2014 IR&D Annual Report

Formation Impact Study of Lithium-ion Battery Capacity, Cycle Life, and
Safety, 03-R8277

Principal Investigators
Jeff Q. Xu
Robert Smith
Jayant Sarlashkar
Vikram Iyengar

Inclusive Dates: 01/01/12 – Current

Figure 1. Net heater power change as a function of cell voltage during C/10 formation rate
Figure 1. Net heater power change as a function of cell voltage during C/10 formation rate.

Background — A "stable" surface film is formed on graphite electrodes upon the first charging of lithium-ion battery cells. This is called formation, which is a critical step during the battery manufacturing process. The formation of this solid electrolyte interface (SEI) layer passivates the graphite surface against further solvent decomposition. The SEI acts to decelerate the cell aging process and improve performance. To date, much of the SEI formation process is still not fully understood and the process is not well monitored during the formation step. Therefore, a direct and effective approach is needed for monitoring the formation process to develop effective and efficient formation protocols.

Approach — The objective of this project is to develop and evaluate the static and dynamic formation protocol impacts to lithium-ion cell performance such as capacity and cycle life. The approach is to leverage the thermal characteristics of the cell produced when the battery cell is under the first charging or formation cycle. By comparing various thermal or heat profiles at different formation rates, one or more clear voltage transition points can be identified as reference points to guide the changes of formation rates. An illustration of this approach is demonstrated in Figure 1.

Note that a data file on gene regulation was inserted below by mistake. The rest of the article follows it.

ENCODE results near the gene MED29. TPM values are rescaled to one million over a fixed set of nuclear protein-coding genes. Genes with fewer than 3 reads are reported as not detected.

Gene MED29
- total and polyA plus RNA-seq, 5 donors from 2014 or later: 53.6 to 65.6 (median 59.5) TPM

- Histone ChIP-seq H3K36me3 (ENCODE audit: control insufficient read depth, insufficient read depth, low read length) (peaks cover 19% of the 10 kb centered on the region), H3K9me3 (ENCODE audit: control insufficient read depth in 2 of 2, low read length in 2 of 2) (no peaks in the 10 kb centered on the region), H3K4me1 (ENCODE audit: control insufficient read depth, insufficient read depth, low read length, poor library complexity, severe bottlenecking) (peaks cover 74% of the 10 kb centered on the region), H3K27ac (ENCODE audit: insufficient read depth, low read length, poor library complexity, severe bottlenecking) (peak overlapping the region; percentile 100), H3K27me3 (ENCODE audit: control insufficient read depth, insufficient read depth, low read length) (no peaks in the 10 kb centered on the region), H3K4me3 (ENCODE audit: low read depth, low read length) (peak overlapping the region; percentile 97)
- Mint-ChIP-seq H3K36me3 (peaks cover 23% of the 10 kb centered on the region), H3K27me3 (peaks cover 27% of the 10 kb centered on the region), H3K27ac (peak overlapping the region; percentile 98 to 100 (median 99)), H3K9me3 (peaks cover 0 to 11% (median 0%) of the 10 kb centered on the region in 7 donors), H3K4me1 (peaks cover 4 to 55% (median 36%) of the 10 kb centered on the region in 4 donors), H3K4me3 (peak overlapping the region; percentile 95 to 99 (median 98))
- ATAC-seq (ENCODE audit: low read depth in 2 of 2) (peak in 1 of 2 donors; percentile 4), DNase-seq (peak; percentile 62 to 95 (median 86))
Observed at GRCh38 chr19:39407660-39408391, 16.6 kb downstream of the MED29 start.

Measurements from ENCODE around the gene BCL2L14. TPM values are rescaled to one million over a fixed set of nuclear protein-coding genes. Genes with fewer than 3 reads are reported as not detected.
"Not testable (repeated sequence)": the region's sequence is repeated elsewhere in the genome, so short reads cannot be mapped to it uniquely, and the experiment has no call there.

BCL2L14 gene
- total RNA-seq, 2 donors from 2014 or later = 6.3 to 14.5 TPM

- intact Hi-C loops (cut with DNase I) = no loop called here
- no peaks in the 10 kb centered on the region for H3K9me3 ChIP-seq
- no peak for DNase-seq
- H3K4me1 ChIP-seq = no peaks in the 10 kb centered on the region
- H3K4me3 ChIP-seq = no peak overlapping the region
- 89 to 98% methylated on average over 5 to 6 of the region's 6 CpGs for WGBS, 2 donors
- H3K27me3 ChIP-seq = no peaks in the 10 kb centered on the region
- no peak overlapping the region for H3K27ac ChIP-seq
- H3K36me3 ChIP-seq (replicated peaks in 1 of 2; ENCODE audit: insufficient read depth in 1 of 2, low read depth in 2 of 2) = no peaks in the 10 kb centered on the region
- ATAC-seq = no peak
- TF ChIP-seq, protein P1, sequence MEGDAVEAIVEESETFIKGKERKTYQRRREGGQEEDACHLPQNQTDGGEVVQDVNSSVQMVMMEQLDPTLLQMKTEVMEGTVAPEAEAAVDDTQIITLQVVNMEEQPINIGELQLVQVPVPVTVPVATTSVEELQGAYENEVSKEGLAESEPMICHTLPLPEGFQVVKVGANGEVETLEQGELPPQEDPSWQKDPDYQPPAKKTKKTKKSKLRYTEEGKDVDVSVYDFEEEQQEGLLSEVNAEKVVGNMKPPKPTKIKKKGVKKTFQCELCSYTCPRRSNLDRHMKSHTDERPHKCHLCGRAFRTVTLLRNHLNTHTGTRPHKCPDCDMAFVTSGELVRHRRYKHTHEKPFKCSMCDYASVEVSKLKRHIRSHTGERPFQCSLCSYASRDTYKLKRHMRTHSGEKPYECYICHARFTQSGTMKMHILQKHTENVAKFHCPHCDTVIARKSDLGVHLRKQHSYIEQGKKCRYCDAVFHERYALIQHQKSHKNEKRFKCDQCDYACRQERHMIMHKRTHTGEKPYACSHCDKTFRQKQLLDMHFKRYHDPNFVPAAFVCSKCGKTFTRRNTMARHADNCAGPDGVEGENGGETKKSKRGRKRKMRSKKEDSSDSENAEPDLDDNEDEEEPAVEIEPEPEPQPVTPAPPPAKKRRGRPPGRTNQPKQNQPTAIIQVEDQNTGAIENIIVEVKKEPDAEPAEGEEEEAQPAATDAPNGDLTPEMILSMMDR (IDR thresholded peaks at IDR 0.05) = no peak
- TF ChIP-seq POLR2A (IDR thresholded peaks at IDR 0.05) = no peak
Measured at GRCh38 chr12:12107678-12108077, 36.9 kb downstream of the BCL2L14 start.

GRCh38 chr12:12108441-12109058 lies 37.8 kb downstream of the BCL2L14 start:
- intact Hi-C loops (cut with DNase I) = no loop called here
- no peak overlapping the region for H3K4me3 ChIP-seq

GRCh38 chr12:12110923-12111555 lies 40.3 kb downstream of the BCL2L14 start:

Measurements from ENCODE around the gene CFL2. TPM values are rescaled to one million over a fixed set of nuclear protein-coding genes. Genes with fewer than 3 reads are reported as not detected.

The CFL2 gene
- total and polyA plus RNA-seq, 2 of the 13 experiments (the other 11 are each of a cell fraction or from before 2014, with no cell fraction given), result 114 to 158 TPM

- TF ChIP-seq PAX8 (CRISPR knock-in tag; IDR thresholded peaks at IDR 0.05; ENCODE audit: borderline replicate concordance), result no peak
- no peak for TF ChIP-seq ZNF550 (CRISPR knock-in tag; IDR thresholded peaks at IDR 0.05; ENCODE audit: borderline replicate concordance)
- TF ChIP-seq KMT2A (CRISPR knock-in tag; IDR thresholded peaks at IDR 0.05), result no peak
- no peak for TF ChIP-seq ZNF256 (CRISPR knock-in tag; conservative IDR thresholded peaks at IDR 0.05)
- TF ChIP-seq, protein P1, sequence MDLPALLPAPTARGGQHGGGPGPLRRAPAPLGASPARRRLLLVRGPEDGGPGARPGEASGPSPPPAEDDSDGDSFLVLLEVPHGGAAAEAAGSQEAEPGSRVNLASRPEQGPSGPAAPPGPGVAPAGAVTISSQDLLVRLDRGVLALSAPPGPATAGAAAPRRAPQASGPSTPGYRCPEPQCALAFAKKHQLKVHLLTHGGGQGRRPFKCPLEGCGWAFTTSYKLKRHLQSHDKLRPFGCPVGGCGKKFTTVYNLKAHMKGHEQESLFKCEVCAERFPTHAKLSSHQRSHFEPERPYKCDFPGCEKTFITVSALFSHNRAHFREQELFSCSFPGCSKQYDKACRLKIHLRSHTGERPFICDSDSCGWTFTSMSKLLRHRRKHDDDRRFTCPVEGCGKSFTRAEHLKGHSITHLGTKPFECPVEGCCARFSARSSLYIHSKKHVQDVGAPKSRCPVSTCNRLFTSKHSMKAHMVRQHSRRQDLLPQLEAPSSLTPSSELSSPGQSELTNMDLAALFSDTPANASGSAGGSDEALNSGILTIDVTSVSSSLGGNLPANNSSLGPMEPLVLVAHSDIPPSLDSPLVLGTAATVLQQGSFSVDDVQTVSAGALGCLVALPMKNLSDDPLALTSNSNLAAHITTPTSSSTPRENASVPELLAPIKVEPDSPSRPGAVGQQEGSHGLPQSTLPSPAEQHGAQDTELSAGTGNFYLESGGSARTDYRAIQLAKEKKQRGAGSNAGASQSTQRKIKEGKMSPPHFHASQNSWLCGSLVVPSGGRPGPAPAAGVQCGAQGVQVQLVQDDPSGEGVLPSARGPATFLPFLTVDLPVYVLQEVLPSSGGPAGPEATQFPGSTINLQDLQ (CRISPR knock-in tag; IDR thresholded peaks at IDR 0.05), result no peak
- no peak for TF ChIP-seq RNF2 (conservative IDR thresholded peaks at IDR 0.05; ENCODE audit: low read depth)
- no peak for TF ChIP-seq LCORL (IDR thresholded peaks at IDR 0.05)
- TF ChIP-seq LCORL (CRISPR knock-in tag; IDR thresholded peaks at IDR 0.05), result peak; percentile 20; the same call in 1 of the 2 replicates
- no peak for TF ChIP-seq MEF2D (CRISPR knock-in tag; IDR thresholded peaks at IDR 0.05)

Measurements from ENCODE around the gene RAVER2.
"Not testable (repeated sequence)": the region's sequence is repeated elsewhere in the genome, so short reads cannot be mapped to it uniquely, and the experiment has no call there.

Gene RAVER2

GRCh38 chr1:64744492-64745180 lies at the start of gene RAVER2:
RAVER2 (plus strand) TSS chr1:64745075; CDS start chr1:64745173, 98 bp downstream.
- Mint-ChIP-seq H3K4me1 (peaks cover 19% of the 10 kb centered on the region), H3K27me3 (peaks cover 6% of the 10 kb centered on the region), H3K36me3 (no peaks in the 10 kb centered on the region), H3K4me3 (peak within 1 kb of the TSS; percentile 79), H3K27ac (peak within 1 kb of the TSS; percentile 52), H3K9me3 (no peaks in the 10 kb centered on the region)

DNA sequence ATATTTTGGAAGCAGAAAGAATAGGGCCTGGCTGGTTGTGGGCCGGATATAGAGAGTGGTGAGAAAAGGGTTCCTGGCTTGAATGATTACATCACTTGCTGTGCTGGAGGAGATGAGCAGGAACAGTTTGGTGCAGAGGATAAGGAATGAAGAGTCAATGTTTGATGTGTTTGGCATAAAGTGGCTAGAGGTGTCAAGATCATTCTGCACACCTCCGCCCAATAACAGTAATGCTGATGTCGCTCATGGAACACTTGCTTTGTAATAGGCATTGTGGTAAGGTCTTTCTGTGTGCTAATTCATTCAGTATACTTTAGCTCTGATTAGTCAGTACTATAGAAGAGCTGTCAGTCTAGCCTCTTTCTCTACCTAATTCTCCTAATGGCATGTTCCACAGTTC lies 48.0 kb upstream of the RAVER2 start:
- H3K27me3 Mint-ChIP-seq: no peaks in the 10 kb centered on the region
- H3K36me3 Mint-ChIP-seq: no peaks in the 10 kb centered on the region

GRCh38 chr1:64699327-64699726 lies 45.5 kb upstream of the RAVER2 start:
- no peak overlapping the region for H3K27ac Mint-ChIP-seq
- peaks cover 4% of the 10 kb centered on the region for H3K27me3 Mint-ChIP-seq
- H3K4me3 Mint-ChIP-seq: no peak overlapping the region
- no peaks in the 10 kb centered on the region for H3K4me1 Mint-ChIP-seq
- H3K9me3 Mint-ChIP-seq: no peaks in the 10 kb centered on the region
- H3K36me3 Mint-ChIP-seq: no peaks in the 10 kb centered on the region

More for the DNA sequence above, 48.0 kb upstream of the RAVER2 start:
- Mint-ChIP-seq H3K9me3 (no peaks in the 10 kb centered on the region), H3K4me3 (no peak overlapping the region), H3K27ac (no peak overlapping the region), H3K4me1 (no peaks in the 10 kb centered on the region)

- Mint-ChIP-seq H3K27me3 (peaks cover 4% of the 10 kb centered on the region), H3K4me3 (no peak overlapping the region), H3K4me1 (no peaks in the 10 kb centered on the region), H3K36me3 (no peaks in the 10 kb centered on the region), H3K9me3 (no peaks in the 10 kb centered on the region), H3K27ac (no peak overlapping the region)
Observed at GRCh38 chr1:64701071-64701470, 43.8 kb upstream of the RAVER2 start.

Accomplishments — Use of a heat profile measurement/analysis tool during the cell formation stage can offer an insight for developing a suitable dynamic formation protocol for any type of graphite anode chemistry based lithium-ion cell (potentially can be used for silicon or carbon silicon alloy based anodes). The cells formed using the dynamic formation protocol have proved that thermal or heat measurement is effective during the study. The project was able to identify a specific voltage window that is most important to form an SEI layer effectively by using dynamic charge currents to allow reactions to take place with reduced battery cell degradation. A flexible formation current could be adopted to expedite the process. This tool can be applied to investigate novel electrolyte composition and additive functions, electrode material selection and formulation to the improvement of battery capacity, cycle life, and safety as well. Figure 2a and 2b are examples of the experimental setup.

Figure 2. Example of experimental setup for one kind of specific battery cell
Figure 2. Example of experimental setup for one kind of specific battery cell.
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Southwest Research Institute® (SwRI®), headquartered in San Antonio, Texas, is a multidisciplinary, independent, nonprofit, applied engineering and physical sciences research and development organization with 10 technical divisions.
04/15/14